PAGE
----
Funding for this study was provided by Bariatric Support Centers International.
[Presentation title: Factors Distinguishing Weight Loss Success and Failure at Five or More Years Post Bariatric Surgery. Abstract A-366-P]
The speculation all started when Miranda showed up at the AMA Awards showing off her extreme weight loss. She reportedly dropped 25 pounds from her 155-pound frame in a very short span of time, which led to rumors that she may have secretly gotten her stomach stapled.
However, Life & Style’s report claims that Miranda is now firing back against the rumors, and claiming that neither plastic surgery nor a gastric bypass had anything to do with her weight loss. Apparently, she did NOT lose 30 pounds in 8 weeks via a shortcut, but old-fashioned hard work. Eh. It’s still difficult to believe, but with celebrities, you never know – they have a ton of free time and access to the best trainers and the best food. It’s possible that Miranda just worked really, really hard to lose all that weight so quickly, even if it sounds a tad bit unbelievable.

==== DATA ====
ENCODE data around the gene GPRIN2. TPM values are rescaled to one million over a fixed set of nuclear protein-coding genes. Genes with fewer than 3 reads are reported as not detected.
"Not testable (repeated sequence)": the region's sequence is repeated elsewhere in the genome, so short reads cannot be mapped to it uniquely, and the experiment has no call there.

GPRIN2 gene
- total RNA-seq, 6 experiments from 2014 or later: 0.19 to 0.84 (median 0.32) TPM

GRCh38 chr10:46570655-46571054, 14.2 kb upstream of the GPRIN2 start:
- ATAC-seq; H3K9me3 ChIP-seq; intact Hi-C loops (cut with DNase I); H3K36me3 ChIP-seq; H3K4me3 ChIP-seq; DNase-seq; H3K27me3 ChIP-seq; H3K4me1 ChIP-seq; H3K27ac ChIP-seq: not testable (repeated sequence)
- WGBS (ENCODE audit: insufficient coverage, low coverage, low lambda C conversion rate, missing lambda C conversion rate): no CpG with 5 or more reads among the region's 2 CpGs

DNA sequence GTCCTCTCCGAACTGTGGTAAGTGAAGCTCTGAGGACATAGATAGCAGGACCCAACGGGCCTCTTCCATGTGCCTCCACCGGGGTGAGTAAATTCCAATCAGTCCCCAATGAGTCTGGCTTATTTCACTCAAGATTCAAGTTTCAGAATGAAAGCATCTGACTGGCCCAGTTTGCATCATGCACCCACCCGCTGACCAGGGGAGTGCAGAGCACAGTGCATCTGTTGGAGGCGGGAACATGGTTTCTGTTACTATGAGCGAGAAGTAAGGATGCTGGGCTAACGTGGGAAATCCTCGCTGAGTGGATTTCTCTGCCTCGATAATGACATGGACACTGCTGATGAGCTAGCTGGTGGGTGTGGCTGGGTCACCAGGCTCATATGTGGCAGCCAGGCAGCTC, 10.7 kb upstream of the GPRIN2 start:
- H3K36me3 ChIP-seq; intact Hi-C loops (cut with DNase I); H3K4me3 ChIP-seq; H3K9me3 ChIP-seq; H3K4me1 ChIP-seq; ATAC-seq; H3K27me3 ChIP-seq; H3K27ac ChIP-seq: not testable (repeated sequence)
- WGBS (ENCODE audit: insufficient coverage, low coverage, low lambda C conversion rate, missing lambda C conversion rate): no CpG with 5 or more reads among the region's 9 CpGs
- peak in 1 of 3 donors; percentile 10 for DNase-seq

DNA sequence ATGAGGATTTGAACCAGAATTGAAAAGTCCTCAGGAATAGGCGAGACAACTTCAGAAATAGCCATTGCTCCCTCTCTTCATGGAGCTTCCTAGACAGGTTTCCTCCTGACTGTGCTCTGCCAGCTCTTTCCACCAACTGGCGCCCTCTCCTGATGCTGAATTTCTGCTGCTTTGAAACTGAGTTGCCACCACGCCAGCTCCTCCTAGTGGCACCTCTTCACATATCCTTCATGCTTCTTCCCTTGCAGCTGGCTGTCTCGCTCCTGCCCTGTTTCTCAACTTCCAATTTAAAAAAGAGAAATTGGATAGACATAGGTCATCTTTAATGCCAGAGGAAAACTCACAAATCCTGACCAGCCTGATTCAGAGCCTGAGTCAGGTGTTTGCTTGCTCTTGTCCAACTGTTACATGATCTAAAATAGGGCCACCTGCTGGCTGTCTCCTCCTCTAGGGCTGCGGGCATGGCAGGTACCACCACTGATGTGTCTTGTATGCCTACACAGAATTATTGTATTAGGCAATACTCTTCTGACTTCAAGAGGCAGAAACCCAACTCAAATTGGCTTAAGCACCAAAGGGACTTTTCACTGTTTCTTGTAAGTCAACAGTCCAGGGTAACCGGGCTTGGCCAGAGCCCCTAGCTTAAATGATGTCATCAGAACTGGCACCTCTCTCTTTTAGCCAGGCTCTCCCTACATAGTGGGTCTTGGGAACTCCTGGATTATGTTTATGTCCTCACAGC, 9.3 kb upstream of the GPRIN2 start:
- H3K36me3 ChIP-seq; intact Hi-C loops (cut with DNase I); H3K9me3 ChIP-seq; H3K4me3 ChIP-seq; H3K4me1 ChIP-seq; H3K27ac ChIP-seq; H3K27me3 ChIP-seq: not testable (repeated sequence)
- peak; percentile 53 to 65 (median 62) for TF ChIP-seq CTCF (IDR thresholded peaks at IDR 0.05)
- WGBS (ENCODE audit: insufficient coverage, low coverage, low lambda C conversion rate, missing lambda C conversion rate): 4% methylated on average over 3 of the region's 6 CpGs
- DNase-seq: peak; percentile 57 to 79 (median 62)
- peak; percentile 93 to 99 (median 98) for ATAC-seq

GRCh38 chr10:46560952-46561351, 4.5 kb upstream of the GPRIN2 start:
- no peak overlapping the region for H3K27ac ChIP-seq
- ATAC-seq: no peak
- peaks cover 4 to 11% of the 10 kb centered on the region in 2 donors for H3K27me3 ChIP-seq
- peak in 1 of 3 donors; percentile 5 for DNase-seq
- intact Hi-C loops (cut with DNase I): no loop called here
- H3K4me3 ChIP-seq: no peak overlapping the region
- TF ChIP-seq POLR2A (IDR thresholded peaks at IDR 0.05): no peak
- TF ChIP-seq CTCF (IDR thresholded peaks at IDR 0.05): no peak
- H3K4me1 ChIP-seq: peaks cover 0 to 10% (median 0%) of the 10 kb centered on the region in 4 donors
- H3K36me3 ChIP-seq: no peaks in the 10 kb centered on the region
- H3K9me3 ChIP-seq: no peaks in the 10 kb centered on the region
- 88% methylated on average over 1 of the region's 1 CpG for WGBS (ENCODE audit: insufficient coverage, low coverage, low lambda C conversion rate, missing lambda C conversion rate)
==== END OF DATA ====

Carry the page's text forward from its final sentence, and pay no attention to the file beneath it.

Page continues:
Nobody really cares if you "got your stomach stapled," and those of us who understand "stomach stapling" know that you could not have it done at 5' 4" and 155 lbs.
Celebrate says -- This is MUCH MORE than a protein shake. This is as close that you will ever get to having an ALL IN ONE bariatric supplement! Our Celebrate ENS shake is a one of a kind way to get your multivitamin, calcium, fiber AND protein all in one. Each ENS (Essential Nutrient System) shake contains a high potency multivitamin, 500 mg of calcium citrate, 4 g of fiber, and 25 g of whey isolate protein in each serving. This product is the best option for patients immediately following surgery.
Created for surgical weight loss patients, our ENS (Essential Nutrient System) shake contains a high potency multivitamin, 500 mg of calcium citrate, and 25 g of whey isolate protein in each pack. Our integrated formula provides maximum solubility and ensures that the vitamins and minerals are readily bioavailable. This product is the best option for patients immediately following surgery.